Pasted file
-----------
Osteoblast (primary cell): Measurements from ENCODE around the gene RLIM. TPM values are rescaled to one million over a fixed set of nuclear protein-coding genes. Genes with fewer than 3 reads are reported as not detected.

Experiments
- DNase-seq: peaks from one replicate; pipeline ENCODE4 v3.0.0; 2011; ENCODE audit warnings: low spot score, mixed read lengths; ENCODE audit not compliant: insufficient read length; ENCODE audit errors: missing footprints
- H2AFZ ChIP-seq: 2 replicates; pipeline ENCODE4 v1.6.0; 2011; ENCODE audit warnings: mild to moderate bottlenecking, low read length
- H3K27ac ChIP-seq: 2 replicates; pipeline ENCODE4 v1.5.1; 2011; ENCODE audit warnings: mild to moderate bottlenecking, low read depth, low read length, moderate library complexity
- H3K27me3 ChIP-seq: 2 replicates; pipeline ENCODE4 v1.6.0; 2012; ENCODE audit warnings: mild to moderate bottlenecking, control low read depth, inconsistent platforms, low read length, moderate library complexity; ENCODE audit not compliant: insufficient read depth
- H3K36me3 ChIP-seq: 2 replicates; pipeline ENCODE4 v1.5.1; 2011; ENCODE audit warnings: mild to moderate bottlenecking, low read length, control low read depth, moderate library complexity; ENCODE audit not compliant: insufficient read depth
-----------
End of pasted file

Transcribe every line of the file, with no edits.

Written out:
Osteoblast (primary cell): Measurements from ENCODE around the gene RLIM. TPM values are rescaled to one million over a fixed set of nuclear protein-coding genes. Genes with fewer than 3 reads are reported as not detected.

Experiments
- DNase-seq: peaks from one replicate; pipeline ENCODE4 v3.0.0; 2011; ENCODE audit warnings: low spot score, mixed read lengths; ENCODE audit not compliant: insufficient read length; ENCODE audit errors: missing footprints
- H2AFZ ChIP-seq: 2 replicates; pipeline ENCODE4 v1.6.0; 2011; ENCODE audit warnings: mild to moderate bottlenecking, low read length
- H3K27ac ChIP-seq: 2 replicates; pipeline ENCODE4 v1.5.1; 2011; ENCODE audit warnings: mild to moderate bottlenecking, low read depth, low read length, moderate library complexity
- H3K27me3 ChIP-seq: 2 replicates; pipeline ENCODE4 v1.6.0; 2012; ENCODE audit warnings: mild to moderate bottlenecking, control low read depth, inconsistent platforms, low read length, moderate library complexity; ENCODE audit not compliant: insufficient read depth
- H3K36me3 ChIP-seq: 2 replicates; pipeline ENCODE4 v1.5.1; 2011; ENCODE audit warnings: mild to moderate bottlenecking, low read length, control low read depth, moderate library complexity; ENCODE audit not compliant: insufficient read depth